According to a new study, the 2008-2009 auto bailouts saved 1.5 million jobs in the auto industry — meaning that each job cost the country less than $12,000 since 2009. In return, those employees have contributed more than $105 billion to the government in taxes — a net gain of nearly $59,000 apiece.

The study, conducted by the Center for Automotive Research and reported by NBC News evaluated the effect of the loans from the government to auto companies under the Troubled Asset Relief Program, or TARP. The $79.7 billion loans, CAR found, prevented the immediate loss of 2.63 million jobs in 2009, of which 1.5 million people would still be out of work in 2010. By contrast, the entire job addition since January 2009 nationally stands at 2.34 million, including the estimated number of jobs added in November.

The country still hasn't regained all of the jobs lost since January 2008, as the chart below shows. (The red line is cumulative job totals; blue bars are monthly job loss/gain.) With those 1.5 million jobs missing, that hole would be 2.78 million jobs deep instead of 1.28 million.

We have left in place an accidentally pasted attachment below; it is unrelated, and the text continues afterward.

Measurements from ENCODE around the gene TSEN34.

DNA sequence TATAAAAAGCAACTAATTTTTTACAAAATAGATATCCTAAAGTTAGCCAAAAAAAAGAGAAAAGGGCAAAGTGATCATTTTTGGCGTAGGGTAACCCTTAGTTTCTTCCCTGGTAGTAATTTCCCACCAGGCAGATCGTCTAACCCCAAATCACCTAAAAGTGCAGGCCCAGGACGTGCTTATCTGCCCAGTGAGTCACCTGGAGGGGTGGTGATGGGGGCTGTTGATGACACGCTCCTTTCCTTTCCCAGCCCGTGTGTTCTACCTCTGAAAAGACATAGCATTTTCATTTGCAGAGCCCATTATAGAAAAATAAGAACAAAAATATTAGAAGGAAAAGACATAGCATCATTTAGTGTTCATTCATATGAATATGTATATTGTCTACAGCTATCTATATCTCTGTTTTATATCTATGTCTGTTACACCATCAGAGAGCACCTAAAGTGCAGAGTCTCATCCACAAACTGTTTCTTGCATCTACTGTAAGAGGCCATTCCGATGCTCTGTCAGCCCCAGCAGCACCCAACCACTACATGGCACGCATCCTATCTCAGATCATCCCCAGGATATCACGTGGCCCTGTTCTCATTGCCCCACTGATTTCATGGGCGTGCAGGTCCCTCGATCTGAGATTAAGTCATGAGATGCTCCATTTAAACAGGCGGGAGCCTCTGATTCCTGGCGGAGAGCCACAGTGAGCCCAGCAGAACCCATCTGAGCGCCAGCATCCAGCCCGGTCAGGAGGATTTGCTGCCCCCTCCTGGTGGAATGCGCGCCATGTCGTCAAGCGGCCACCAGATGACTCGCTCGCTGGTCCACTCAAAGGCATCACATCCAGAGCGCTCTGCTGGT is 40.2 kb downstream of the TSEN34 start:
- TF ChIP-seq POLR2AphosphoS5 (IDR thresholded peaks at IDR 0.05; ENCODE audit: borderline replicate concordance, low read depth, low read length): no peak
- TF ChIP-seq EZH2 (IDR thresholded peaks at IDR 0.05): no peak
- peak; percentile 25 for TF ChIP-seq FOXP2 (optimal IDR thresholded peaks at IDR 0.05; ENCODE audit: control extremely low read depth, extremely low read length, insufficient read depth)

The Treasury Department tracks the spending and repayment of TARP funds over time. Of the nearly $80 billion loaned to the car companies, only $10.9 billion is still considered outstanding as of this month, with $62.2 billion repaid. (The difference is largely in write-offs.) The government is just sold its remaining GM stock, absorbing most of that $10.9 billion loss.

But in other words: the government invested $11,666 per person in order to keep those 1.5 million jobs — or $2,900 for each year since 2009. (If you only consider the outstanding amount, that figure drops to $7,266 per person, or $1,800 a year.) And according to NBC, those employees contributed $105.3 billion in "unemployment benefit payments and the loss of personal and social insurance tax collections" — meaning a net profit per employee of $58,533 per person. Some of those people might have found other work had they been laid off, certainly, but some loss of tax income and outlay of unemployment was certainly avoided.

One of the study's authors was optimistic about how the bailout would be viewed over the long term. "This peacetime intervention in the private sector by the U.S. Government," CAR chief economist Sean McAlinden said, "will be viewed as one of the most successful interventions in U.S. economic history." But political sentiment doesn't always track with data. Last month, the conservative-leaning Rasmussen Reports found that only 39 percent of Americans consider the auto bailout to have been good for the country.